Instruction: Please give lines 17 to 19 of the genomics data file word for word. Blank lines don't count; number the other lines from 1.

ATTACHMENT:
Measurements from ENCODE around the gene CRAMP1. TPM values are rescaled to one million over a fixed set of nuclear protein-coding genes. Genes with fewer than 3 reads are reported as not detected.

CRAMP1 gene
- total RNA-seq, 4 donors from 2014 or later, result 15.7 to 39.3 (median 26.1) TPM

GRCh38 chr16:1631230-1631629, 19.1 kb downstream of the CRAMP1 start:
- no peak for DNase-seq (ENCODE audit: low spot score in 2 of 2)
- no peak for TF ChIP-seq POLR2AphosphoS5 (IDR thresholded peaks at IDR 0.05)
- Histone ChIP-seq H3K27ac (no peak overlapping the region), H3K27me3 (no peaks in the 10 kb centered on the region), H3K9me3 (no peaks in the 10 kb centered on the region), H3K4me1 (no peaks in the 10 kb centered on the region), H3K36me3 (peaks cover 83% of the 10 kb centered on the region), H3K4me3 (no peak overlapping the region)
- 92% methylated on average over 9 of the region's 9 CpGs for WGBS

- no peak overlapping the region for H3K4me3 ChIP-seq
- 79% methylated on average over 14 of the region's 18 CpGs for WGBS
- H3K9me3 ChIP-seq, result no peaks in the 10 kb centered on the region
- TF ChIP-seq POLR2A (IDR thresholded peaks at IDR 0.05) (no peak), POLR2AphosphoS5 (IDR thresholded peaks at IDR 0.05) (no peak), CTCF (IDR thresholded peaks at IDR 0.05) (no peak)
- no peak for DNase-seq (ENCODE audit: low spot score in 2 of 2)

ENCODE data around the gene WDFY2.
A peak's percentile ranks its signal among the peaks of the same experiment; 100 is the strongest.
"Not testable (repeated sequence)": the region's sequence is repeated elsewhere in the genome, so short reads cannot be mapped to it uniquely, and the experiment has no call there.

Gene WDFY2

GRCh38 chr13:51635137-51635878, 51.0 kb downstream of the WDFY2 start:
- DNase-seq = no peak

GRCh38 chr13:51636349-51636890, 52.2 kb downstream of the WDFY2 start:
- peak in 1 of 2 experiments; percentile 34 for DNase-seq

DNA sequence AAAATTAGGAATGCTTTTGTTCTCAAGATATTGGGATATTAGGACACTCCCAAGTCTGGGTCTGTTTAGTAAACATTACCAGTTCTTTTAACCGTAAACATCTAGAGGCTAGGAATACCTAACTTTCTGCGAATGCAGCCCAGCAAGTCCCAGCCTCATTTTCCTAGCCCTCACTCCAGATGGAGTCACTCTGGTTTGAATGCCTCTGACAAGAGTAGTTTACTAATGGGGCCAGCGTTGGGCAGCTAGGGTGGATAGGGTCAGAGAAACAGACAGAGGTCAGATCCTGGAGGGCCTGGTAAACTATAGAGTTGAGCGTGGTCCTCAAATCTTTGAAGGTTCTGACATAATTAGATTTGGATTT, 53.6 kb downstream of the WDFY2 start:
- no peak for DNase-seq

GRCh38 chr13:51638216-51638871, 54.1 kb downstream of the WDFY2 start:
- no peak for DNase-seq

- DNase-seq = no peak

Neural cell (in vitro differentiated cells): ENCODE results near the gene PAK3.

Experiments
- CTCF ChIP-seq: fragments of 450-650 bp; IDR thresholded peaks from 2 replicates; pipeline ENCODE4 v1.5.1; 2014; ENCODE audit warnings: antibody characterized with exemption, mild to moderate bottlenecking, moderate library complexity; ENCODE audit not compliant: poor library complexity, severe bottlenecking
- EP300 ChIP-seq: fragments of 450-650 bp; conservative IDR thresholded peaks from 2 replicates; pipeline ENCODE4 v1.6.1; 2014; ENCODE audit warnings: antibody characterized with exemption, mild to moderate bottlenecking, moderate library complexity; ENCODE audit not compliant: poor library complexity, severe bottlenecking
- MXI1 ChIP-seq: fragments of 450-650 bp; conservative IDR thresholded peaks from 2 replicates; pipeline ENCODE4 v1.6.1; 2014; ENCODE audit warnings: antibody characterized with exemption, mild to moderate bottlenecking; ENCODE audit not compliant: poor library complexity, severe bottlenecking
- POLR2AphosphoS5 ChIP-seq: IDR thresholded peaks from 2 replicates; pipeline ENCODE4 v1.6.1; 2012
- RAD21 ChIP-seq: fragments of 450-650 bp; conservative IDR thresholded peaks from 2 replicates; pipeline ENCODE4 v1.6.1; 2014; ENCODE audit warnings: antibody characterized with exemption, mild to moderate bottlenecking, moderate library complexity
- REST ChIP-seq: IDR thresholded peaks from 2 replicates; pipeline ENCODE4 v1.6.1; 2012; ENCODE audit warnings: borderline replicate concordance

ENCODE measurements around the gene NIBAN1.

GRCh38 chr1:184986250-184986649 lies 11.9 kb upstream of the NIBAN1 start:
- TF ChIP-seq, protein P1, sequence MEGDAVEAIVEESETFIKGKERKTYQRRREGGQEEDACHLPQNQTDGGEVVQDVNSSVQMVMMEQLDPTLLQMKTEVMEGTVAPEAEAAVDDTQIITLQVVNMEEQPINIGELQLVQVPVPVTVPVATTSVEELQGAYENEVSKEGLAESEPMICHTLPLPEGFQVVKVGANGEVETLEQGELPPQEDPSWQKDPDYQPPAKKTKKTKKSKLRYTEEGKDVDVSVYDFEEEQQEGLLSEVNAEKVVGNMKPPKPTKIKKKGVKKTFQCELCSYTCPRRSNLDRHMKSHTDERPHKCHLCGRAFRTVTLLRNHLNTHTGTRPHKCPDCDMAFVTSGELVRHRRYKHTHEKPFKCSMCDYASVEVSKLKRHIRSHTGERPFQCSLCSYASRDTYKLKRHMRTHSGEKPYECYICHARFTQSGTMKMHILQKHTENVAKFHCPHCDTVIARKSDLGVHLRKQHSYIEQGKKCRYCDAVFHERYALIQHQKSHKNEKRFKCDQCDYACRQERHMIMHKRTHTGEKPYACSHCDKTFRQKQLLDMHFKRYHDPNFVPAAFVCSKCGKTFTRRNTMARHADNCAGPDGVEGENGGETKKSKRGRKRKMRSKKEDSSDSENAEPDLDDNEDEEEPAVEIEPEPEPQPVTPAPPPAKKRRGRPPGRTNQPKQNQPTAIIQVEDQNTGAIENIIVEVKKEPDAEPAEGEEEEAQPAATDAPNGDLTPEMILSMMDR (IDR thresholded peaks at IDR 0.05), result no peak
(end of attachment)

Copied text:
Gene WDFY2

GRCh38 chr13:51635137-51635878, 51.0 kb downstream of the WDFY2 start:
- DNase-seq = no peak